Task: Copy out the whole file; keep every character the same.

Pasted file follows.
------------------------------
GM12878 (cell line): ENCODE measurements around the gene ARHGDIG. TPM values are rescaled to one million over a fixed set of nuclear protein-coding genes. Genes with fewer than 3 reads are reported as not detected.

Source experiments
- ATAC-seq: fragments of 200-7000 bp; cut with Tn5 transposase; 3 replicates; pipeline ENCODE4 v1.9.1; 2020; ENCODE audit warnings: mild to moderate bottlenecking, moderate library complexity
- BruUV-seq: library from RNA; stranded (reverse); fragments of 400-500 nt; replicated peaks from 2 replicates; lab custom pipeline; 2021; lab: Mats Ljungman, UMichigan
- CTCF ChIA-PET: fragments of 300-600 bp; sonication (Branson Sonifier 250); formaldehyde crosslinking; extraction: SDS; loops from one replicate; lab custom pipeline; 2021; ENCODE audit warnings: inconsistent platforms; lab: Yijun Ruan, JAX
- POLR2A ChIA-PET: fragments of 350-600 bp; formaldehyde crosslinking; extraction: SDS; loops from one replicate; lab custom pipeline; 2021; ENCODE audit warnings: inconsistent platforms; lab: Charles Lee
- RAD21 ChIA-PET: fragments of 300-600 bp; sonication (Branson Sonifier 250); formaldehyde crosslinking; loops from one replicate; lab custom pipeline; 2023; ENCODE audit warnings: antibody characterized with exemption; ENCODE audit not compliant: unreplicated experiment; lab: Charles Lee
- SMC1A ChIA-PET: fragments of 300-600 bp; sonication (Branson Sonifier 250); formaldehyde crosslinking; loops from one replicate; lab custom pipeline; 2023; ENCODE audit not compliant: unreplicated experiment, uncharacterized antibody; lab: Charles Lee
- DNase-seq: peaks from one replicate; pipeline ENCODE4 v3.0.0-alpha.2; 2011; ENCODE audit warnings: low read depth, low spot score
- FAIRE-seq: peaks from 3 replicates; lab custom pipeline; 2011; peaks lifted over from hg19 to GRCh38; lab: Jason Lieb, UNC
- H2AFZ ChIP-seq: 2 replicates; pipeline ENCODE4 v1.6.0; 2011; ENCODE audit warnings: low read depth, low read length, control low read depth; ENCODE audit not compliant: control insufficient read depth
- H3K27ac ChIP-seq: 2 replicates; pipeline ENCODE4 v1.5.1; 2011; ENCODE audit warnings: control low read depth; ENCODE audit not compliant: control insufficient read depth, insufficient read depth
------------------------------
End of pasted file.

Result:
GM12878 (cell line): ENCODE measurements around the gene ARHGDIG. TPM values are rescaled to one million over a fixed set of nuclear protein-coding genes. Genes with fewer than 3 reads are reported as not detected.

Source experiments
- ATAC-seq: fragments of 200-7000 bp; cut with Tn5 transposase; 3 replicates; pipeline ENCODE4 v1.9.1; 2020; ENCODE audit warnings: mild to moderate bottlenecking, moderate library complexity
- BruUV-seq: library from RNA; stranded (reverse); fragments of 400-500 nt; replicated peaks from 2 replicates; lab custom pipeline; 2021; lab: Mats Ljungman, UMichigan
- CTCF ChIA-PET: fragments of 300-600 bp; sonication (Branson Sonifier 250); formaldehyde crosslinking; extraction: SDS; loops from one replicate; lab custom pipeline; 2021; ENCODE audit warnings: inconsistent platforms; lab: Yijun Ruan, JAX
- POLR2A ChIA-PET: fragments of 350-600 bp; formaldehyde crosslinking; extraction: SDS; loops from one replicate; lab custom pipeline; 2021; ENCODE audit warnings: inconsistent platforms; lab: Charles Lee
- RAD21 ChIA-PET: fragments of 300-600 bp; sonication (Branson Sonifier 250); formaldehyde crosslinking; loops from one replicate; lab custom pipeline; 2023; ENCODE audit warnings: antibody characterized with exemption; ENCODE audit not compliant: unreplicated experiment; lab: Charles Lee
- SMC1A ChIA-PET: fragments of 300-600 bp; sonication (Branson Sonifier 250); formaldehyde crosslinking; loops from one replicate; lab custom pipeline; 2023; ENCODE audit not compliant: unreplicated experiment, uncharacterized antibody; lab: Charles Lee
- DNase-seq: peaks from one replicate; pipeline ENCODE4 v3.0.0-alpha.2; 2011; ENCODE audit warnings: low read depth, low spot score
- FAIRE-seq: peaks from 3 replicates; lab custom pipeline; 2011; peaks lifted over from hg19 to GRCh38; lab: Jason Lieb, UNC
- H2AFZ ChIP-seq: 2 replicates; pipeline ENCODE4 v1.6.0; 2011; ENCODE audit warnings: low read depth, low read length, control low read depth; ENCODE audit not compliant: control insufficient read depth
- H3K27ac ChIP-seq: 2 replicates; pipeline ENCODE4 v1.5.1; 2011; ENCODE audit warnings: control low read depth; ENCODE audit not compliant: control insufficient read depth, insufficient read depth